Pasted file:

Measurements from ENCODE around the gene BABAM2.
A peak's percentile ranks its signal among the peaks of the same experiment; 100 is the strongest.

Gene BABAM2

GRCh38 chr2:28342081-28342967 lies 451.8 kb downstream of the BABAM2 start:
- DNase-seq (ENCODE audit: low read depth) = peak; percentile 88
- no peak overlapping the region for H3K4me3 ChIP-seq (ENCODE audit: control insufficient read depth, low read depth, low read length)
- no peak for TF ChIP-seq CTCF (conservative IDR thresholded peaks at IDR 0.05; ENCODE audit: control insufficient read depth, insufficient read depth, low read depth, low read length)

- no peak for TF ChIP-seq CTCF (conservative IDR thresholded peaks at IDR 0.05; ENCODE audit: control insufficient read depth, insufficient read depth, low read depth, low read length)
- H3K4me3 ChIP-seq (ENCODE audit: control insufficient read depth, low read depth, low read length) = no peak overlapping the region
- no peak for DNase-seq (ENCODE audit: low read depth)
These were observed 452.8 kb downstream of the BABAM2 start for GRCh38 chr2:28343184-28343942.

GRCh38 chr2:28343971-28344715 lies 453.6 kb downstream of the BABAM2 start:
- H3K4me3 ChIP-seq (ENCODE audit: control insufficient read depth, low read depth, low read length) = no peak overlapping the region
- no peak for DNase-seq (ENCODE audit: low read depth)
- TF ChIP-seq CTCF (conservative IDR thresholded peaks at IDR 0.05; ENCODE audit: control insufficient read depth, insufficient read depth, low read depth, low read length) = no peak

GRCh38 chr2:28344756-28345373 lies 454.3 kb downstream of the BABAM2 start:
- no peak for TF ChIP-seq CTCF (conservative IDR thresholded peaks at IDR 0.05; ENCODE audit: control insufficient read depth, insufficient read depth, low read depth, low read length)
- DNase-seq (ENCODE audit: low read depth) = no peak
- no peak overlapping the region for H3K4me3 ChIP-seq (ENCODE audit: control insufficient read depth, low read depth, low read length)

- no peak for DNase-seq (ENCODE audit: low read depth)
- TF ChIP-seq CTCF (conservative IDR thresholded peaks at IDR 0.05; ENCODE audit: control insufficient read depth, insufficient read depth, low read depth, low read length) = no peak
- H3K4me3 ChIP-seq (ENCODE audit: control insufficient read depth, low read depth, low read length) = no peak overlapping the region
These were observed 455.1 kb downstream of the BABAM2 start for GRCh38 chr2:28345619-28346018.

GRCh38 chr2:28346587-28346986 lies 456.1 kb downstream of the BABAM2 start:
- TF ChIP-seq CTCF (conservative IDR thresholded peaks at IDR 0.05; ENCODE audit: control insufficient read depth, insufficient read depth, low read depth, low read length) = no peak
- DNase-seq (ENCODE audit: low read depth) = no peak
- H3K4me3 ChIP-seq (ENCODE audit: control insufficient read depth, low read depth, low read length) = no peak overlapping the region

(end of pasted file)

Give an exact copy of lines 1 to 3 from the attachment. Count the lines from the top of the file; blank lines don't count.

Measurements from ENCODE around the gene BABAM2.
A peak's percentile ranks its signal among the peaks of the same experiment; 100 is the strongest.

Gene BABAM2